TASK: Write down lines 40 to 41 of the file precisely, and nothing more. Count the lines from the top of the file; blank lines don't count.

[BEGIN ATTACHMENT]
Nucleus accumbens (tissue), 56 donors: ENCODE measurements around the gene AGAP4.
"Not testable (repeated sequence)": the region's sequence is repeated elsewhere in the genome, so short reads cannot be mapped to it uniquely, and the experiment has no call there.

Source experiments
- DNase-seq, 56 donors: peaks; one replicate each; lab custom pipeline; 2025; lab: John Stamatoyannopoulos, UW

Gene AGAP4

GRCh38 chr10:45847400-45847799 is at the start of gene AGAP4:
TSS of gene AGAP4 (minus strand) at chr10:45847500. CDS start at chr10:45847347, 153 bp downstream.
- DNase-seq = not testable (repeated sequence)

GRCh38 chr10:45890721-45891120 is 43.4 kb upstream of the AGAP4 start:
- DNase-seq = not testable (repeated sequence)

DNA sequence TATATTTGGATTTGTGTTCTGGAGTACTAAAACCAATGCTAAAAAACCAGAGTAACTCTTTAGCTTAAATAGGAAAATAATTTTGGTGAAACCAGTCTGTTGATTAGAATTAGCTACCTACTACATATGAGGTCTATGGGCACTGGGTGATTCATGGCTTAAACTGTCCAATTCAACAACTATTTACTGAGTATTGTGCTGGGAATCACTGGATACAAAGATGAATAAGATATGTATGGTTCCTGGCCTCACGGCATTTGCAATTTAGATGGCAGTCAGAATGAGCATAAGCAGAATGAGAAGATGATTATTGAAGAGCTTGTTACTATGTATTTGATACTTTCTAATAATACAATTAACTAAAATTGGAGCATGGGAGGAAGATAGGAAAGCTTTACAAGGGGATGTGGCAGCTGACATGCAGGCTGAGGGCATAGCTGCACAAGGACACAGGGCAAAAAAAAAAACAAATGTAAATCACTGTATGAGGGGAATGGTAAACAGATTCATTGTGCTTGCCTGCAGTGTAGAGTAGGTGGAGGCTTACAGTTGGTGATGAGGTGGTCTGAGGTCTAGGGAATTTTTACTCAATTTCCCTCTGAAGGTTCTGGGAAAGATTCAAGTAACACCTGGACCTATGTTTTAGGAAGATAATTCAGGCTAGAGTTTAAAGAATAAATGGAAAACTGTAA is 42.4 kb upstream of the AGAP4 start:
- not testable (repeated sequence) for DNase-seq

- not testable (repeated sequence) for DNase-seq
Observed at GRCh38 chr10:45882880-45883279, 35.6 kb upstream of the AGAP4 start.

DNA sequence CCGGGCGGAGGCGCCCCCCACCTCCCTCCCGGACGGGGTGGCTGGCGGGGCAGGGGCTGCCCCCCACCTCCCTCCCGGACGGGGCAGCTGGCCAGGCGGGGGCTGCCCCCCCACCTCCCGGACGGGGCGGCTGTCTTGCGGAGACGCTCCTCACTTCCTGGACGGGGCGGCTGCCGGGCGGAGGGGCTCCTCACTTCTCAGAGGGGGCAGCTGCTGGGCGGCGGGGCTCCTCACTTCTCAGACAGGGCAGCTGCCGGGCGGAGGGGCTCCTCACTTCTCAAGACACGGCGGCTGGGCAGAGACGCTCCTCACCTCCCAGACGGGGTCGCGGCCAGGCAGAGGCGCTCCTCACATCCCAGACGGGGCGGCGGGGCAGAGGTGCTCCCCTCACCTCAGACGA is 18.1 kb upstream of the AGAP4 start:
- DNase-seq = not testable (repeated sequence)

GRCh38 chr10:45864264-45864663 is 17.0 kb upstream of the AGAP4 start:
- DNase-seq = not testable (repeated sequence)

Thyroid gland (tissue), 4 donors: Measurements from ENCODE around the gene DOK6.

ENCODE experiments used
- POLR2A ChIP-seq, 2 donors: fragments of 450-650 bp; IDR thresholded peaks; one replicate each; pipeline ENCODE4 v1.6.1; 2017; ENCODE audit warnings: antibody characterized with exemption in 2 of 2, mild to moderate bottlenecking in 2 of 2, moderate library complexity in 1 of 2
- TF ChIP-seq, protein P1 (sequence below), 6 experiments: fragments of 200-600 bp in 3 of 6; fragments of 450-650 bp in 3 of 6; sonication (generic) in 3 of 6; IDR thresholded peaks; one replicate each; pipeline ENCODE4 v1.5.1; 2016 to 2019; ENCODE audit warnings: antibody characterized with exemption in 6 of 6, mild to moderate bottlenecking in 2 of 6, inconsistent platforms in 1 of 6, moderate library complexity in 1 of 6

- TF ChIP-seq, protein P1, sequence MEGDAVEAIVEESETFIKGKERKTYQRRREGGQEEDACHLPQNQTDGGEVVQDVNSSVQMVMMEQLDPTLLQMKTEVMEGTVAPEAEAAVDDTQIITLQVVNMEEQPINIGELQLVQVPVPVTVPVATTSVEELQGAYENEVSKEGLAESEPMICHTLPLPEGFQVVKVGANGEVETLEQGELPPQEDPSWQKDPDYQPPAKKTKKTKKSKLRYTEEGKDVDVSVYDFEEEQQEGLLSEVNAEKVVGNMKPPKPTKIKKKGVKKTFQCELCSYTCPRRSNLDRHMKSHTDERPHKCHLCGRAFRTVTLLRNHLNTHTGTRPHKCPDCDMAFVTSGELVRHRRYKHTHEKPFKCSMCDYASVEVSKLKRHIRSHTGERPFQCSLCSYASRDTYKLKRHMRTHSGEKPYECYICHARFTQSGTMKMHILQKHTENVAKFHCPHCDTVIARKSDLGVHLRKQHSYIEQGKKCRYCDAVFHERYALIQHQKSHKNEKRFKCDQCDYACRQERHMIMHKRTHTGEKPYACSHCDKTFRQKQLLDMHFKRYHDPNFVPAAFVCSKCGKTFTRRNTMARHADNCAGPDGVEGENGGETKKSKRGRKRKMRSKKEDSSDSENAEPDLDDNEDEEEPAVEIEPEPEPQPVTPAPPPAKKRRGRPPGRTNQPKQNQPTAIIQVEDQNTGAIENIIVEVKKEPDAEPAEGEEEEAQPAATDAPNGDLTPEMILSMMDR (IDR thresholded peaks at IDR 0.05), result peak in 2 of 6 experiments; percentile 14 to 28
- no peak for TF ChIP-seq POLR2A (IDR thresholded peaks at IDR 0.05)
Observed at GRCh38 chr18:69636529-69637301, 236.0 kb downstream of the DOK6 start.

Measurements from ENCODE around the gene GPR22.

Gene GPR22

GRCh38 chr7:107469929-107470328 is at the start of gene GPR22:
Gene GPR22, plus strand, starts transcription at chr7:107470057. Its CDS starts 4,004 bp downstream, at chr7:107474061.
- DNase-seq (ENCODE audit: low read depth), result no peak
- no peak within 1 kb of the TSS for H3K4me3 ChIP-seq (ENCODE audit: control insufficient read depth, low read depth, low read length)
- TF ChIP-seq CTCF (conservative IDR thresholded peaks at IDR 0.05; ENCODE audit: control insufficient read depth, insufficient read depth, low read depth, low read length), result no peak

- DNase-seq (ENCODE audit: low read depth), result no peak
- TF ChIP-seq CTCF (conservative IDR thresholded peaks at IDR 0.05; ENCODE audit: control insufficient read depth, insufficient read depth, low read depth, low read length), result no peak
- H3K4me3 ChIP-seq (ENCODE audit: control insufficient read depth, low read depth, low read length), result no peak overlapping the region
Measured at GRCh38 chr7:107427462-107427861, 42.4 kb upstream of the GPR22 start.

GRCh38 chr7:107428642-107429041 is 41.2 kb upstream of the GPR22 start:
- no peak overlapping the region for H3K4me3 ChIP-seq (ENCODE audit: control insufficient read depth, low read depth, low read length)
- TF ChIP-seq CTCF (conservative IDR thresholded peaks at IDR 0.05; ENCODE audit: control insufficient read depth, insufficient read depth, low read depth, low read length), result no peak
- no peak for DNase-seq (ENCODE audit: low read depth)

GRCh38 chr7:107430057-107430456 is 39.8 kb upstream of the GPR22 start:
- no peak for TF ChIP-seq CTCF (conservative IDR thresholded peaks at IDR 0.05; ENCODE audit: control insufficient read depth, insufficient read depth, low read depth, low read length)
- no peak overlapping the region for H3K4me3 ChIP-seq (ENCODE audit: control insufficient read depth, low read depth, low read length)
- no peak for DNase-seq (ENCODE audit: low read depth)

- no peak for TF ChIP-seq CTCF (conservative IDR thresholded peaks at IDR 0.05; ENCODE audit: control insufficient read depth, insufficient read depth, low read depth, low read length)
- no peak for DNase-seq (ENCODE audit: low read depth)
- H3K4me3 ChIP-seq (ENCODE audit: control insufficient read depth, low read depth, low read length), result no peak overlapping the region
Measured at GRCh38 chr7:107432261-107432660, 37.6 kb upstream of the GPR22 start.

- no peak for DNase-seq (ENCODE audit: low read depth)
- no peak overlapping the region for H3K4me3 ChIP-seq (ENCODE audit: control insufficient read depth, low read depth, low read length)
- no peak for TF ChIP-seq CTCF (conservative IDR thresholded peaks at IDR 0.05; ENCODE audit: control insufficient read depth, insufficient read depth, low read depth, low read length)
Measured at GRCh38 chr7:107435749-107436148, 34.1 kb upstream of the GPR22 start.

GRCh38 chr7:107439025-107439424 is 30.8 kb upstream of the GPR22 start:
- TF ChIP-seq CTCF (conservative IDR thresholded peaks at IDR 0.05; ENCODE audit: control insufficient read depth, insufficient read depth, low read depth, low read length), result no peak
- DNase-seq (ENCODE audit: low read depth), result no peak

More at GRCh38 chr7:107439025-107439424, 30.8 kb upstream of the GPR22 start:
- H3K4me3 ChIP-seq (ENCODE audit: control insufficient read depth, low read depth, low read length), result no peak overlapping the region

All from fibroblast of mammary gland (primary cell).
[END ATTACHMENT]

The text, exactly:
- no peak for DNase-seq (ENCODE audit: low read depth)

GRCh38 chr7:107430057-107430456 is 39.8 kb upstream of the GPR22 start: